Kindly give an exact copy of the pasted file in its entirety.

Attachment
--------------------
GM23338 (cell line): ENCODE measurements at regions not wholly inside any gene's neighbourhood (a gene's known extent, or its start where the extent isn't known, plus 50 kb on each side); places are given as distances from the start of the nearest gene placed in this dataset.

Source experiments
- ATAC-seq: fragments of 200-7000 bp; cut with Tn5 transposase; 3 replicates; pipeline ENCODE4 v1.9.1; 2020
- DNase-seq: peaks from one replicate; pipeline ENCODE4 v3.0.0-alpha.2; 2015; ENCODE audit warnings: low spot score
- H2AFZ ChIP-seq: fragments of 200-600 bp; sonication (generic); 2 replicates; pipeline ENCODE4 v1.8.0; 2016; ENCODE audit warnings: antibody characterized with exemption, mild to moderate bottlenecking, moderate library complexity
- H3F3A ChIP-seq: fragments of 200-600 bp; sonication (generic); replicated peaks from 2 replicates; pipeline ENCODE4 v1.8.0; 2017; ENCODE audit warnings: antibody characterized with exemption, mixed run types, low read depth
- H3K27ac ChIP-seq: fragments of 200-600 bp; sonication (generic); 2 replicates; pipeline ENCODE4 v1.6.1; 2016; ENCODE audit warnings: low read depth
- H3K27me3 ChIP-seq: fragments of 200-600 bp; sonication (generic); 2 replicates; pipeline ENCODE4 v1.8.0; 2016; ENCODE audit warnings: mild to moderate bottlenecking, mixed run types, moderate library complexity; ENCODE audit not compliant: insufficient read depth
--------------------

GM23338 (cell line): ENCODE measurements at regions not wholly inside any gene's neighbourhood (a gene's known extent, or its start where the extent isn't known, plus 50 kb on each side); places are given as distances from the start of the nearest gene placed in this dataset.

Source experiments
- ATAC-seq: fragments of 200-7000 bp; cut with Tn5 transposase; 3 replicates; pipeline ENCODE4 v1.9.1; 2020
- DNase-seq: peaks from one replicate; pipeline ENCODE4 v3.0.0-alpha.2; 2015; ENCODE audit warnings: low spot score
- H2AFZ ChIP-seq: fragments of 200-600 bp; sonication (generic); 2 replicates; pipeline ENCODE4 v1.8.0; 2016; ENCODE audit warnings: antibody characterized with exemption, mild to moderate bottlenecking, moderate library complexity
- H3F3A ChIP-seq: fragments of 200-600 bp; sonication (generic); replicated peaks from 2 replicates; pipeline ENCODE4 v1.8.0; 2017; ENCODE audit warnings: antibody characterized with exemption, mixed run types, low read depth
- H3K27ac ChIP-seq: fragments of 200-600 bp; sonication (generic); 2 replicates; pipeline ENCODE4 v1.6.1; 2016; ENCODE audit warnings: low read depth
- H3K27me3 ChIP-seq: fragments of 200-600 bp; sonication (generic); 2 replicates; pipeline ENCODE4 v1.8.0; 2016; ENCODE audit warnings: mild to moderate bottlenecking, mixed run types, moderate library complexity; ENCODE audit not compliant: insufficient read depth